Talk to your employer

If you think you have a good reason to challenge your redundancy, you should talk to your employer. Explain the problem and ask them to change their decision. You can do this in person or write a letter. 

If your employer invites you to a meeting, you should ask if a work colleague or a trade union representative can come with you.

Get help with talking to your employer.

If talking to your employer doesn't work

If your company has a formal appeals process, you can use it to  challenge your redundancy. Check your intranet or staff handbook, or talk to HR to see what you need to do.

Start your appeal as soon as you's a time limit if you later want to  make a claim to an employment tribunal. Check the time limits for beginning early conciliation so you don't run out of time.  You can begin early conciliation even if your appeal hasn't finished.

If your employer doesn't have a formal appeals process, you'll need to begin early conciliation. 

Begin early conciliation

If you can't solve the problem through an appeal, you need to try and solve it through mediation. This is called 'early conciliation'. You have to try early conciliation before you can make a tribunal claim.

To begin early conciliation,  contact Acas to let them know you want to make a tribunal claim. Acas provides a free, impartial service to help you and your employer reach an agreement without going to court.

Get in touch with Acas as soon as you can. The deadline is 3 months minus 1 day from when your employment ended.

If your employer has discriminated against you, the deadline is 3 months minus 1 day from the act of discrimination you are complaining about.

Acas will see if your employer will agree to early conciliation'. They'll help you talk to your employer and try to resolve the dispute. If you can't solve the problem through early conciliation, Acas will give you an early conciliation certificate. You will need this for making your claim to an employment tribunal.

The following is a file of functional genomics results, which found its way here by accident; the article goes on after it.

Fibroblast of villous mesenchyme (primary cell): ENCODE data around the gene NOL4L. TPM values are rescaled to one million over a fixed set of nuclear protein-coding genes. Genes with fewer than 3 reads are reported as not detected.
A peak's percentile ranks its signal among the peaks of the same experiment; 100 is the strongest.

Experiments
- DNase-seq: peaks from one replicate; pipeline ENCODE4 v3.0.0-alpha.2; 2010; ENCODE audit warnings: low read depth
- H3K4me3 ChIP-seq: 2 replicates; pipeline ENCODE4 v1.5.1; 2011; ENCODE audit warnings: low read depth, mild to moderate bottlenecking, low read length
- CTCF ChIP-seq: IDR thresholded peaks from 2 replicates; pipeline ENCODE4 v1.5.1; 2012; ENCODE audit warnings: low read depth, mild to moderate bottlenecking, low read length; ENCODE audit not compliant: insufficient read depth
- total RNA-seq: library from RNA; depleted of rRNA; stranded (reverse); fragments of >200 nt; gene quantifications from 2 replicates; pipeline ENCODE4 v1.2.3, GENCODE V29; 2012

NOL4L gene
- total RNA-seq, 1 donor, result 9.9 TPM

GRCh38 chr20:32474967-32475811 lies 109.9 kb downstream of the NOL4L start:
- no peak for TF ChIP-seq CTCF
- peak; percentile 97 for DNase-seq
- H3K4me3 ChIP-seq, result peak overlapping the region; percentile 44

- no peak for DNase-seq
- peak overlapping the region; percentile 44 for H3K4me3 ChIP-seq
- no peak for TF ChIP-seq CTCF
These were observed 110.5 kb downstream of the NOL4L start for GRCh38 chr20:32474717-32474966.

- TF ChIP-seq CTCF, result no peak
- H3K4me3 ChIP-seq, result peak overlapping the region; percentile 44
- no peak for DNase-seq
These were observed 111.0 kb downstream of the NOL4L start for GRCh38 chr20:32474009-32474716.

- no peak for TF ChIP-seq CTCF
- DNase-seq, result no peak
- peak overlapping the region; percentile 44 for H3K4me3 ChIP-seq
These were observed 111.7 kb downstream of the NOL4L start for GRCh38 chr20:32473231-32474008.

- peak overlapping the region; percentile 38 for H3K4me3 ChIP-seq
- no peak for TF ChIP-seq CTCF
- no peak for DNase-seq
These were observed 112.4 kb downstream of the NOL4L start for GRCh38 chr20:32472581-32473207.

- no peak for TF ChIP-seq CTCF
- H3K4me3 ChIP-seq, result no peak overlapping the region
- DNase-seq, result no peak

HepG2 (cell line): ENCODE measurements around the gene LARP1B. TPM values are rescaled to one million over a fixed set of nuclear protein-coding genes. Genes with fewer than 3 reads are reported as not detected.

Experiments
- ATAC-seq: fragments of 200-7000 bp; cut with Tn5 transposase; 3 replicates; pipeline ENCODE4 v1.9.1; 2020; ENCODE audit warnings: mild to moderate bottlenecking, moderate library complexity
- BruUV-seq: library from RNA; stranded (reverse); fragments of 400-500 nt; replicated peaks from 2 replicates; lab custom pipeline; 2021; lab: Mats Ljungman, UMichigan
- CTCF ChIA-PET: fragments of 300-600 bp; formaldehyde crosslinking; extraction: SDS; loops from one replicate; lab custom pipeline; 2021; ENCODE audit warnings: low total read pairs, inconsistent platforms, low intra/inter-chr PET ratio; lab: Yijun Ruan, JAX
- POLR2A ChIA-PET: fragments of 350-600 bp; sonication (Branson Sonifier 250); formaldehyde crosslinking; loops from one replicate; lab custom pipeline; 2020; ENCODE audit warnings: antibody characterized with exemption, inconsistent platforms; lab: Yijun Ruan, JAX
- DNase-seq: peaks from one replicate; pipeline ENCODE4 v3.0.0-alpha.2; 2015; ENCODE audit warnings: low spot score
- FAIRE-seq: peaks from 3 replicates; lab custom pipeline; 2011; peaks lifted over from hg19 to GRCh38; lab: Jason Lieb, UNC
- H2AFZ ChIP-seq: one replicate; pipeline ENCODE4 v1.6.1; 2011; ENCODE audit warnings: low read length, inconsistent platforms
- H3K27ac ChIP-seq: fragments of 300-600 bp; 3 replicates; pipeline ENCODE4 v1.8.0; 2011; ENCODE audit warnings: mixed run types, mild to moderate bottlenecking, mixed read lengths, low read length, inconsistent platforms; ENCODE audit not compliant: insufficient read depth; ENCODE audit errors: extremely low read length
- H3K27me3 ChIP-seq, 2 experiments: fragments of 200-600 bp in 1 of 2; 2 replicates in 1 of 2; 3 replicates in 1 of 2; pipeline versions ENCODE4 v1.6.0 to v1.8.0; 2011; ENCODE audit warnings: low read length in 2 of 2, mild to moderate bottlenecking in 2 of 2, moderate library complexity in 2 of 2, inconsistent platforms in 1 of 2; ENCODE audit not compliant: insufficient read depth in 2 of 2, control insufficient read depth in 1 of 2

You can tell Acas you want to make a tribunal claim on their website. After you submit the form, they'll contact you to offer early conciliation. Check how to use early conciliation.

Make a claim to an employment tribunal

Taking your employer to a tribunal is the final way you can challenge your redundancy.

Tribunals can be stressful, and you might not win your case.To make a claim to a tribunal, you need to have:

  • an early conciliation certificate from Acas
  • evidence that supports your case 

To start your claim you’ll need to fill in a claim form. Check how to make an employment tribunal claim.

If you’re finding things difficult

You should talk to your GP if your redundancy is affecting your mental health. 

You can also get help on the Breathing Space website.

If you need to speak to someone right now you can call the Samaritans for free.


Helpline: 116 123 (Monday to Sunday at any time)

Welsh Language Line: 0808 164 0123 (Monday to Sunday 7pm to 11pm)


You can also text 'SHOUT' to 85258 to start a conversation with a trained Shout 85258 volunteer. Texts are free, anonymous and confidential from anywhere in the UK.

If you think it's an emergency

If you think your life or someone else’s is at risk, you should call 999 or go to A&E if you can.

If you need support you can call NHS 24 on 111, the Mental Health Hub is open 24/7.